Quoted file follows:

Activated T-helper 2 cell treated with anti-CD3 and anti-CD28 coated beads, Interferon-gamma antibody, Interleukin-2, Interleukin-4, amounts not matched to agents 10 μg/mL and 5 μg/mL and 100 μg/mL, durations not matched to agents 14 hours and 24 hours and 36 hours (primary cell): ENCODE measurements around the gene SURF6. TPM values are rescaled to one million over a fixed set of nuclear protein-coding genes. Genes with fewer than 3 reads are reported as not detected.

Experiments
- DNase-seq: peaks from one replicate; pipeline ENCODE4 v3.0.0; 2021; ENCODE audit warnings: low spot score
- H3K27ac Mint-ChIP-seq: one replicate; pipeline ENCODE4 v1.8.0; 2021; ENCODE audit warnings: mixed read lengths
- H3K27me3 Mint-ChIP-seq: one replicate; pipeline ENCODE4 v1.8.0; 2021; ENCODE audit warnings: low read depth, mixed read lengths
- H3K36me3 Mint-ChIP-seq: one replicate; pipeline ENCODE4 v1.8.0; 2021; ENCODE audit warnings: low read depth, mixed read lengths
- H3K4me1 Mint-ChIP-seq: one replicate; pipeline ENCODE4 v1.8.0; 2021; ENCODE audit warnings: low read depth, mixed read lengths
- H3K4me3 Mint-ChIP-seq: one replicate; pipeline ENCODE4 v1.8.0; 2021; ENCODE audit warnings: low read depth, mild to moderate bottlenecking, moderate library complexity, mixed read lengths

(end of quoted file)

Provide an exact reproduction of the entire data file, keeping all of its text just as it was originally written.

Activated T-helper 2 cell treated with anti-CD3 and anti-CD28 coated beads, Interferon-gamma antibody, Interleukin-2, Interleukin-4, amounts not matched to agents 10 μg/mL and 5 μg/mL and 100 μg/mL, durations not matched to agents 14 hours and 24 hours and 36 hours (primary cell): ENCODE measurements around the gene SURF6. TPM values are rescaled to one million over a fixed set of nuclear protein-coding genes. Genes with fewer than 3 reads are reported as not detected.

Experiments
- DNase-seq: peaks from one replicate; pipeline ENCODE4 v3.0.0; 2021; ENCODE audit warnings: low spot score
- H3K27ac Mint-ChIP-seq: one replicate; pipeline ENCODE4 v1.8.0; 2021; ENCODE audit warnings: mixed read lengths
- H3K27me3 Mint-ChIP-seq: one replicate; pipeline ENCODE4 v1.8.0; 2021; ENCODE audit warnings: low read depth, mixed read lengths
- H3K36me3 Mint-ChIP-seq: one replicate; pipeline ENCODE4 v1.8.0; 2021; ENCODE audit warnings: low read depth, mixed read lengths
- H3K4me1 Mint-ChIP-seq: one replicate; pipeline ENCODE4 v1.8.0; 2021; ENCODE audit warnings: low read depth, mixed read lengths
- H3K4me3 Mint-ChIP-seq: one replicate; pipeline ENCODE4 v1.8.0; 2021; ENCODE audit warnings: low read depth, mild to moderate bottlenecking, moderate library complexity, mixed read lengths